Staying motivated with online classes during social isolation
As classes have moved online for Oregon students, some are struggling to find the motivation to do school work as social distancing continues.
One struggle students navigated was figuring out whether their classes were synchronous or asynchronous. Synchronous is a real-time type of learning where students have in the past met together with their teacher, but now these sessions have been moved onto Zoom, a live video conferencing software. While sounding like a good use of technology, there has been many struggles for students and teachers alike while using Zoom. One such problem is the lack of support for Chrome Book on Zoom, it has caused some to have to drop classes as they are not able to attend lectures. Asynchronous classes, classes that teach with recorded content in Canvas for students to use on their own schedule, have been giving students more control over their learning as they complete the course at their own time. However, students with asynchronous curriculum struggle with staying connected to the class. This can lead to an increased lack of motivation to do class work as students may feel more alone and separated.
“For me personally, the most challenging part about online classes is the willingness to avoid procrastination,” said Brianna Graves, a second-year music major working on her AAOT at UCC. Graves says that she sometimes tries to do everything in one day so that she can avoid school work for the rest of the week, a learning strategy that is not advised by staff because of the burn out potential.
Some students are also struggling with the communication lag that can occur with online learning. “Another thing is not being able to learn efficiently like you would with an in-person lecture,” Graves said. Students can contact instructors several ways through Canvas. These include comments on assignments, statements in discussions, or emailing the instructor at the email specified in their syllabus. Email tends to be more reliable than comments on assignments or in discussion forums as those may be missed. Time is also important to keep in mind when contacting instructors, as they may not be able to get back to students right away. Working on assignments early in the week will help give students more time to contact instructors with questions.
Most experienced online students recommend avoiding the piling up of homework till the weekend or other free times as this causes stress. “One of the most important ways to stay motivated while studying online is to set a regular weekly schedule, so that you can get yourself into a routine,” says Professor Vincent Yip, an associate professor of Computer Science and Computer Information Systems at UCC. “For instance, read a chapter every Monday, work on assignments on Tuesday, take breaks regularly, and so on. You can use the calendar on your phone or computer to remind you and stay on track.”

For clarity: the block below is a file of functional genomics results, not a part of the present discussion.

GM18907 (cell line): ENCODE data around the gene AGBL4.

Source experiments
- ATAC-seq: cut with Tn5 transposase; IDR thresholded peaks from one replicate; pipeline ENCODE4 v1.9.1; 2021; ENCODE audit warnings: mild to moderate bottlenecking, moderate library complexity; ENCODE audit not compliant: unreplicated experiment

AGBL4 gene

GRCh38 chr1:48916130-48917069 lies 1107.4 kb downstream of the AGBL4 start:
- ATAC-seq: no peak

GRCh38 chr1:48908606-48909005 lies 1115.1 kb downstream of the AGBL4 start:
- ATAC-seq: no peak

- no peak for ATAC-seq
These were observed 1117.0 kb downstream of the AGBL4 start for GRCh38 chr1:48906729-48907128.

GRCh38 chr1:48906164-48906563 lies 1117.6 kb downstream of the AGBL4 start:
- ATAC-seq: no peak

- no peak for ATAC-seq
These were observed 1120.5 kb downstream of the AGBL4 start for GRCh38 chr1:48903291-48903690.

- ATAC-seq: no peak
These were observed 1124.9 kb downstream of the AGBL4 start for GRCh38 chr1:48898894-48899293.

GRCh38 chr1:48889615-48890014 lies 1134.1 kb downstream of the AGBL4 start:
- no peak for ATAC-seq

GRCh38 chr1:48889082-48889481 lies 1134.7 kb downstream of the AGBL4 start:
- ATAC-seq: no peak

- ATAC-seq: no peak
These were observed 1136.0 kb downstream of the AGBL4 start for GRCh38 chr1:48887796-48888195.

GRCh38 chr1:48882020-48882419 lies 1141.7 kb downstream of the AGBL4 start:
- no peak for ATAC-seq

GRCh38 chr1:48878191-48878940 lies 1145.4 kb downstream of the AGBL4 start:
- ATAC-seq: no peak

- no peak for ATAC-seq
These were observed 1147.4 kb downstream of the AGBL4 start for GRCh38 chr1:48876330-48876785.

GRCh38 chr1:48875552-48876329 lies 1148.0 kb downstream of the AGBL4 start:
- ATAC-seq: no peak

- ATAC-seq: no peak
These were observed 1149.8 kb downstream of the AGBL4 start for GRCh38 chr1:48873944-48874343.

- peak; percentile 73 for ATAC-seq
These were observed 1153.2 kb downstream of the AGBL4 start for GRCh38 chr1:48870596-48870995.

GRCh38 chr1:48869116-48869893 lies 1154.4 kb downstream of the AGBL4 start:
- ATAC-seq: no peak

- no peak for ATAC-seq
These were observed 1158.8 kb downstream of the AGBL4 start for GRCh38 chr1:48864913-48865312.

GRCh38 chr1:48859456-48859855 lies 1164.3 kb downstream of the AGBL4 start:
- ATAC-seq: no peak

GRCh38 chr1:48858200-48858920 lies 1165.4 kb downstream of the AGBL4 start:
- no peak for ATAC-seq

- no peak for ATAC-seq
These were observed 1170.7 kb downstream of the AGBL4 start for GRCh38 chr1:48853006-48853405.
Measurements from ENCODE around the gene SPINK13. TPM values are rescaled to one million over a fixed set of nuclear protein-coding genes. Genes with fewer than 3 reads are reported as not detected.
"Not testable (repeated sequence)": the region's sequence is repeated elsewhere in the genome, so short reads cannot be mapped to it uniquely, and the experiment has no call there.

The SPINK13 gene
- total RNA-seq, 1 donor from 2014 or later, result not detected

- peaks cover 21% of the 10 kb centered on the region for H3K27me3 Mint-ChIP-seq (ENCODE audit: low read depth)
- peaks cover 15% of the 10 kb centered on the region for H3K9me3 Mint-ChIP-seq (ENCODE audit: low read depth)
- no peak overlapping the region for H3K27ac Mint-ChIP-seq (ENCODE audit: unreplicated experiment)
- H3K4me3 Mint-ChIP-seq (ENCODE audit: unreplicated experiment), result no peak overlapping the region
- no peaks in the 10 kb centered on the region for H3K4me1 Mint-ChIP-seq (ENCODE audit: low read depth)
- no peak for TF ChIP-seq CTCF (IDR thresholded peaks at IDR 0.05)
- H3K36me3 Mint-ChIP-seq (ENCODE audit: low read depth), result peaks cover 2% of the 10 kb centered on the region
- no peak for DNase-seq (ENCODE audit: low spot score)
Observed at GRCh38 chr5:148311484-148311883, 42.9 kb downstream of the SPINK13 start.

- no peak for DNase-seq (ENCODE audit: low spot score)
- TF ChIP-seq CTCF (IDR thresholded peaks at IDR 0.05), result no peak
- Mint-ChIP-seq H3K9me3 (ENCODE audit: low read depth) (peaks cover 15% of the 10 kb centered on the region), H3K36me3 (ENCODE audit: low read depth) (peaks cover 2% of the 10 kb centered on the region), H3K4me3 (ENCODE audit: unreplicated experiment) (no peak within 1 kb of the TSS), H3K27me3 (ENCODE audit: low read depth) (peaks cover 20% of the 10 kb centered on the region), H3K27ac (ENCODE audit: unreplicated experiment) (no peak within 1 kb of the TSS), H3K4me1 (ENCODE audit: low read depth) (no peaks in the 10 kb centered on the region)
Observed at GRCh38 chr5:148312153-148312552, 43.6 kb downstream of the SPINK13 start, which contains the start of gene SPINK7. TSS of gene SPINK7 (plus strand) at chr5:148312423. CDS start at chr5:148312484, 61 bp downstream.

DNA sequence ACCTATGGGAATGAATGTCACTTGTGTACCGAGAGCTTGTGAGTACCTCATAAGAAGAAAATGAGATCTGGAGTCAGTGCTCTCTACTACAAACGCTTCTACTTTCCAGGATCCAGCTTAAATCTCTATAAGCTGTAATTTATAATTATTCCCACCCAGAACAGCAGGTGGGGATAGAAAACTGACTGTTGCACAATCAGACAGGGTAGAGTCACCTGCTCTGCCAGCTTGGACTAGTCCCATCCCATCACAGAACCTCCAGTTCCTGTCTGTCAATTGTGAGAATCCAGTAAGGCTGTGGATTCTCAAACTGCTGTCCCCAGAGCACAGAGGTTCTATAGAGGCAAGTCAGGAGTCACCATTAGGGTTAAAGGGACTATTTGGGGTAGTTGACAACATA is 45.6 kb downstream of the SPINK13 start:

Getting into a routine will not only help keep track of homework, but it will also help motivate work. A checklist for each day of the week will help to increase motivation, with each item done and marked off the list showing that progress is being made. A checklist or weekly schedule should make sure to take into account what is due soonest and what assignments will take the most time. “Checklists are very important and I would recommend it, but it is important that you prioritize classes/what is more important (activities in school or out of school), so that there is less worry on missing/turning in late assignments,” says Graves. The Canvas calendar often shows what and when assignments are due for each class. If they are not visible, check the dropdown list called calendars. If classes are in gray, click the box next to the name. This will allow them to be shown on the calendar. To add more items to the calendar, click on the day wanted and a pop-up will show giving students the opportunity to add an event or task to their calendar.
Apps can help with the process for students who have some classes which are not using the Canvas calendar. “You can use apps such as the Google Keep, Microsoft To Do, etc,” Yip said. “Besides using the to-do list apps, the Canvas calendar is a very useful tool. It can help you keep track of course assignment due dates and make study plans.”
Also, keeping in contact with fellow students and instructors will help with motivation and staying connected will build this important part of school.
For some students, listening to music can be a way to help stay focused. “Some tools such as listening to music, taking advantage of your instructor’s office hours, and getting together with classmates via Zoom are very helpful when it comes to staying on track and motivated,” Graves said. “Listening to music allows an internal environment for your brain and helps stimulate it to where it allows focus on tasks that are needing to be done, and it allows you to maintain a positive vibe on your current situation.”
Listening to music can be beneficial in several ways. It can help with students’ mental state, such as helping to relieve stress. “Background music may enhance performance on cognitive tasks,” says Scott Christ, on USA Today.
Asking others for advice can also help to gain more ideas for how to stay motivated with online classes. It is important to try different ways of staying engaged with classes until a way that works is found.
“Please always remember, you are not alone, we are all in this together. All your instructors want you to be successful. Everyone learns differently,” Yip said. “If you have questions on course materials, or if you are unable to finish your assignment, because of unexpected life events, please contact your instructors immediately. Remember, it is not your fault. We will always work with you. Again, you are not alone; we are here for you!”
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